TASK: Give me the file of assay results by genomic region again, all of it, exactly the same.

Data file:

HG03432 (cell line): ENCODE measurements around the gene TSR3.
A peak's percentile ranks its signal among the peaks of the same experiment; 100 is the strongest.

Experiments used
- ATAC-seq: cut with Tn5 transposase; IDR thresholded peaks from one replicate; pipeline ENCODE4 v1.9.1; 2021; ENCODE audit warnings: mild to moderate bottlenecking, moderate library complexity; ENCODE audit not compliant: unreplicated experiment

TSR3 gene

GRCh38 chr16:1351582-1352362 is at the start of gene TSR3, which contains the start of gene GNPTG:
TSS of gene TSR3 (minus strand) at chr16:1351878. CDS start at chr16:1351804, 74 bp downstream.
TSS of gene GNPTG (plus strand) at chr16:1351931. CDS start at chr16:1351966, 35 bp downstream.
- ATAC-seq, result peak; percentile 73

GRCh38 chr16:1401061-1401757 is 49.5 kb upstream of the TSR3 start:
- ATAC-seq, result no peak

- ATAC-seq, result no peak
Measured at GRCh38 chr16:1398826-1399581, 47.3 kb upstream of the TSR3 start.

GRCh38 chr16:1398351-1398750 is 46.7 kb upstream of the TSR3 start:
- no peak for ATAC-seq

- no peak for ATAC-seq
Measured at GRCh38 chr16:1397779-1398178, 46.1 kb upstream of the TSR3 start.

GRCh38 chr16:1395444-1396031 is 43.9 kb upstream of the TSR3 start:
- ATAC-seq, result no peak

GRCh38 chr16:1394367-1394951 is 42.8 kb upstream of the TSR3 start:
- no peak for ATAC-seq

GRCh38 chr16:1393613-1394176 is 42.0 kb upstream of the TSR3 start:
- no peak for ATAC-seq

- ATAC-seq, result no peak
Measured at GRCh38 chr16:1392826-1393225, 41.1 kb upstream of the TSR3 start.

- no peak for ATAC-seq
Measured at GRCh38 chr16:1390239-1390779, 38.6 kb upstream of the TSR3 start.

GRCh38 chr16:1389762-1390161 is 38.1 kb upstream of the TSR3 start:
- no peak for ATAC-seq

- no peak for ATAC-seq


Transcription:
HG03432 (cell line): ENCODE measurements around the gene TSR3.
A peak's percentile ranks its signal among the peaks of the same experiment; 100 is the strongest.

Experiments used
- ATAC-seq: cut with Tn5 transposase; IDR thresholded peaks from one replicate; pipeline ENCODE4 v1.9.1; 2021; ENCODE audit warnings: mild to moderate bottlenecking, moderate library complexity; ENCODE audit not compliant: unreplicated experiment

TSR3 gene

GRCh38 chr16:1351582-1352362 is at the start of gene TSR3, which contains the start of gene GNPTG:
TSS of gene TSR3 (minus strand) at chr16:1351878. CDS start at chr16:1351804, 74 bp downstream.
TSS of gene GNPTG (plus strand) at chr16:1351931. CDS start at chr16:1351966, 35 bp downstream.
- ATAC-seq, result peak; percentile 73

GRCh38 chr16:1401061-1401757 is 49.5 kb upstream of the TSR3 start:
- ATAC-seq, result no peak

- ATAC-seq, result no peak
Measured at GRCh38 chr16:1398826-1399581, 47.3 kb upstream of the TSR3 start.

GRCh38 chr16:1398351-1398750 is 46.7 kb upstream of the TSR3 start:
- no peak for ATAC-seq

- no peak for ATAC-seq
Measured at GRCh38 chr16:1397779-1398178, 46.1 kb upstream of the TSR3 start.

GRCh38 chr16:1395444-1396031 is 43.9 kb upstream of the TSR3 start:
- ATAC-seq, result no peak

GRCh38 chr16:1394367-1394951 is 42.8 kb upstream of the TSR3 start:
- no peak for ATAC-seq

GRCh38 chr16:1393613-1394176 is 42.0 kb upstream of the TSR3 start:
- no peak for ATAC-seq

- ATAC-seq, result no peak
Measured at GRCh38 chr16:1392826-1393225, 41.1 kb upstream of the TSR3 start.

- no peak for ATAC-seq
Measured at GRCh38 chr16:1390239-1390779, 38.6 kb upstream of the TSR3 start.

GRCh38 chr16:1389762-1390161 is 38.1 kb upstream of the TSR3 start:
- no peak for ATAC-seq

- no peak for ATAC-seq